Music

There's a Griot Goin' On: An Interview with Justin Adams and Juldeh Camara

Stephen Humphries
Photos: York Tillyer

The former guitarist for Robert Plant and the Gambia riti virtuoso discuss their unlikely, but incredibly fruitful, musical partnership.

Juldeh Camara, Gambia’s leading virtuoso of an instrument called the riti, has one goal in life: To play with Madonna. During a transatlantic interview, Camara holds the phone up to a CD player, queues up her Madgesty’s “Hung Up", and then starts playing along to the track on his riti, a one-string instrument that sounds like a shrill violin. It’s surprisingly effective. Camara’s riti mimics the song’s histrionic keyboard riff -- a sample of ABBA’s “Gimme Gimme Gimme” -- and improvises around it. “I tell you, this will be magical,” Camara says of his anticipated collaboration with the queen of pop.

Don’t be surprised if Camara gets his wish. After all, it took the Gambian musician three years to track down a phone number for Justin Adams, best known as Robert Plant’s guitarist for the better part of this decade. That persistence paid off. Camara and Adams have just released Tell No Lies, the follow-up to their acclaimed 2007 debut, Soul Science. Following a headlining slot at April’s WOMAD festival in Abu Dhabi -- featuring Plant as an honorary band member -- the duo has just concluded its first US tour.

Adams isn’t surprised to hear about his companion’s musical performance over the telephone. “He’s obsessed by Madonna,” laughs Adams. The guitarist recalls, too, being serenaded by Camara’s riti during that first phone call. Adams was immediately captivated by the sounds coming through his receiver and was intrigued about Camara’s status as a griot, a caste-like poet that continues oral storytelling traditions through song. “I heard through the grapevine there was griot interested in speaking to me,” says Adams. “It’s not every day that you get interest like that.”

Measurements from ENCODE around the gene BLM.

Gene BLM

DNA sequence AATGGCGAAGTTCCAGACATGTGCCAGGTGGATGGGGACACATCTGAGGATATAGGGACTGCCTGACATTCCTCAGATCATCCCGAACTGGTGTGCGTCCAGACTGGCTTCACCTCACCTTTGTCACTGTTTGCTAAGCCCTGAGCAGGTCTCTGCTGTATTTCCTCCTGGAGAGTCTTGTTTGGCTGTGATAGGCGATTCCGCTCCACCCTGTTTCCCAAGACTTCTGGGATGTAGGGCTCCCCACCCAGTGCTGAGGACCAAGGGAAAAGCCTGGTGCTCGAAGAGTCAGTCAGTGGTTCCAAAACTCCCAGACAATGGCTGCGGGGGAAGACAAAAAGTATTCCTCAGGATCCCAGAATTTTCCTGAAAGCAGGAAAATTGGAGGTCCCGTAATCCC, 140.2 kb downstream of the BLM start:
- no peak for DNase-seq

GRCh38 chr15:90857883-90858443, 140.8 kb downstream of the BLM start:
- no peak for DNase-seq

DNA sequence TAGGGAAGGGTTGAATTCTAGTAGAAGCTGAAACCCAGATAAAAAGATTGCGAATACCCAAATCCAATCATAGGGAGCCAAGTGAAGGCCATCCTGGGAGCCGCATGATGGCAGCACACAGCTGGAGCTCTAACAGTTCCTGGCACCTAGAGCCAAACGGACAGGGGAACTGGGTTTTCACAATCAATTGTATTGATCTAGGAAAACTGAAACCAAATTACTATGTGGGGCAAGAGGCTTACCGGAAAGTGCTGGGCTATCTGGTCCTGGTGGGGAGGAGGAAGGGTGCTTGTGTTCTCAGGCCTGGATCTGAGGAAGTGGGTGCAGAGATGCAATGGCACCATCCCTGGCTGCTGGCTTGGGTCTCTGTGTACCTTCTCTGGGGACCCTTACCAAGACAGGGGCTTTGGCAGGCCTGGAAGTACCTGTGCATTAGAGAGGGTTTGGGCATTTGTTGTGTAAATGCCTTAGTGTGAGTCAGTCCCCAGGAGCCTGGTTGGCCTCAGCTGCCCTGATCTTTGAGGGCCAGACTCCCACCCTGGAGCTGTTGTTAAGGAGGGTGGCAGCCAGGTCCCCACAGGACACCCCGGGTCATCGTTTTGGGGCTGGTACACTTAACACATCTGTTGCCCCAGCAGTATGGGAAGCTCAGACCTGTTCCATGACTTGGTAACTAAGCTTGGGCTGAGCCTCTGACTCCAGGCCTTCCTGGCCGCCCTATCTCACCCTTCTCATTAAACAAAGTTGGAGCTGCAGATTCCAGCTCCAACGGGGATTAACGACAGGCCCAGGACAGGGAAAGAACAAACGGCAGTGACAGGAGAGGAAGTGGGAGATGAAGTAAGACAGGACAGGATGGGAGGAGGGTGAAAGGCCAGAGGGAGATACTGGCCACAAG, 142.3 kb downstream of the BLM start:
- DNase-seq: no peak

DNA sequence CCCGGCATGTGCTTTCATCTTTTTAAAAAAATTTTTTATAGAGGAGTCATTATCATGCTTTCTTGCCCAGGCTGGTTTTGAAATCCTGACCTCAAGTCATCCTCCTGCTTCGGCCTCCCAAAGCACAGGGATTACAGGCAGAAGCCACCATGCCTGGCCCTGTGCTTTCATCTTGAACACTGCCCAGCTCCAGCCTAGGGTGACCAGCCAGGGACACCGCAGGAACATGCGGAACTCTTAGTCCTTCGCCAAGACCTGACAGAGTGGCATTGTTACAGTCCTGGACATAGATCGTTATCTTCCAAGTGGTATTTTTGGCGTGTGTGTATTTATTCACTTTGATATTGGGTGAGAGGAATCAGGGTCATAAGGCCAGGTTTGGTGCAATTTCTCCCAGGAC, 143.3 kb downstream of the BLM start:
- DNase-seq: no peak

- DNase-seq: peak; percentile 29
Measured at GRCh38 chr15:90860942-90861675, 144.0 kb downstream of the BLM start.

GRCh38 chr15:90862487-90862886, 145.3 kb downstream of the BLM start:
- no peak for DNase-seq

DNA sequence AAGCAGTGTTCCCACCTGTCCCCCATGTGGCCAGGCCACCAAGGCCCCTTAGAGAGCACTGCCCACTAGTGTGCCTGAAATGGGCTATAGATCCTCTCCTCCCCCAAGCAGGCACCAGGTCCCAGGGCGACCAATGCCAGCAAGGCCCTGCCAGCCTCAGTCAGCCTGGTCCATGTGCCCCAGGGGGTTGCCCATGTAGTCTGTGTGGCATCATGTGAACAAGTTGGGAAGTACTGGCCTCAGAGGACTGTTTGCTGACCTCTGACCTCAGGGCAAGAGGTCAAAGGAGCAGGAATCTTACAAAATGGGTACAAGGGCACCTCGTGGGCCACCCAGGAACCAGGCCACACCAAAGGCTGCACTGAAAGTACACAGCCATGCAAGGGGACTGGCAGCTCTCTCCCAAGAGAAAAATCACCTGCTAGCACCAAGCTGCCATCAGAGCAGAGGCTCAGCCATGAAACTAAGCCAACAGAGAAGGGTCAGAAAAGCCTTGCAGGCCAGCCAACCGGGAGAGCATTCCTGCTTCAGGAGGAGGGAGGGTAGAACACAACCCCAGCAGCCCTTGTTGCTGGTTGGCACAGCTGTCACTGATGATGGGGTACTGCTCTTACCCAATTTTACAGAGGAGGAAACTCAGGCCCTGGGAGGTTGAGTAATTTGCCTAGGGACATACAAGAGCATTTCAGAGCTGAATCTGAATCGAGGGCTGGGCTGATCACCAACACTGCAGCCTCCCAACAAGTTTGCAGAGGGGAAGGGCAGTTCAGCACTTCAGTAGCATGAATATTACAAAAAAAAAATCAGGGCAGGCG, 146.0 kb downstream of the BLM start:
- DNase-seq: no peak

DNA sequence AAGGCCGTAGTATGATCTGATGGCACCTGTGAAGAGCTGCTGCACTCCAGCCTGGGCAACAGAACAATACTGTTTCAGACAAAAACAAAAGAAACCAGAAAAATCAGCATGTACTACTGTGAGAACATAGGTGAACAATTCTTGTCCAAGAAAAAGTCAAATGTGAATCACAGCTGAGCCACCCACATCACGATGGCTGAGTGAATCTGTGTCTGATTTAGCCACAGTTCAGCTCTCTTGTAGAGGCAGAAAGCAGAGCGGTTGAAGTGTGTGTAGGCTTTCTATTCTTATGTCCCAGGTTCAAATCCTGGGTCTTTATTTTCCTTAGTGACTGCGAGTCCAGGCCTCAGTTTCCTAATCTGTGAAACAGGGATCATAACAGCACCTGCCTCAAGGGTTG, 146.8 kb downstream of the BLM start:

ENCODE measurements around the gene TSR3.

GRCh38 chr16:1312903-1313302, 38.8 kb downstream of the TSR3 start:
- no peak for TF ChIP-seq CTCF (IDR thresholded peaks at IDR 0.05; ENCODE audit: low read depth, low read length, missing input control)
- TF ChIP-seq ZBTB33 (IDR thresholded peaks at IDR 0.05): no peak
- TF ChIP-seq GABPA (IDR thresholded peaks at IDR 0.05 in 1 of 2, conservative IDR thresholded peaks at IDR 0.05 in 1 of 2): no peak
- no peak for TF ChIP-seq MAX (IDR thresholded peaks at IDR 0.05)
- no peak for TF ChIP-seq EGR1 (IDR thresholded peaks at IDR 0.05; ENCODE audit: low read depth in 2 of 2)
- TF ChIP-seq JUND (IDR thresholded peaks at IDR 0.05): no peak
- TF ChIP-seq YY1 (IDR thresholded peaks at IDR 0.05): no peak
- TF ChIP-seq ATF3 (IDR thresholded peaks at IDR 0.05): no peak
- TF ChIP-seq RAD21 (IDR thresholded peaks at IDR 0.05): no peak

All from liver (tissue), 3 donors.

In fact, Camara had been playing along to a copy of Adams’s 2002 album, Desert Road, for several years. Adams’s distinctive guitar style is so thoroughly influenced by West African guitarists that a blindfolded listener would be surprised to discover that the record’s Malian modes come courtesy of a man who once attended Eton, England’s most aristocratic private school.

Adams was familiar with Camara’s work, too, though he didn’t know it at the time. Following the introductory telephone call, Adams dug out an old compilation of Bill Laswell recordings in Gambia -- 1990’s “Ancient Heart” -- and was thrilled to discover that Camara was the riti player on the album.

For the duo’s first meeting in Adams’s garage, the British musician loaded up several African rhythm tracks on to his laptop. The musical alchemy was instant. “It’s jamming. One of us plays a riff, the other plays over the top,” says Adams. “The thing about our sort of approach to fusion, which makes it different, is that the basic building blocks are African,” says Adams. “We tend to take a rhythm that is a really familiar. We’re speaking the same kind of language.”

Both Soul Science and Tell No Lies are atypical of collaborations between African and Western musicians, which too often sound like two disparate seams zippered together. The guitarist prefers to avoid the World Music tag, however. “I feel more kinship with Clash and Rihanna than some sort of ambient flute music,” scoffs Adams. The guitarist admits to being surprised that he enjoys Rihanna and Black Eyed Peas (artists he’s picked up from his young son) for their rhythms. Tell No Lies won’t be mistaken for a will.i.am production -- the CD should come packaged with an “organic” label -- but the primal percussion by Salah Dawson Miller is suitably danceable. Indeed, the album boasts several great pop songs. The first single, “Kele Kele (No Passport, No Visa)", is built on a Bo Diddley-like riff and the flirtatious backing vocals of Zanzibar’s Mim Suleiman. “Banjul Girl” is so exuberant it would spark a stock market rally if it was piped into Wall Street.

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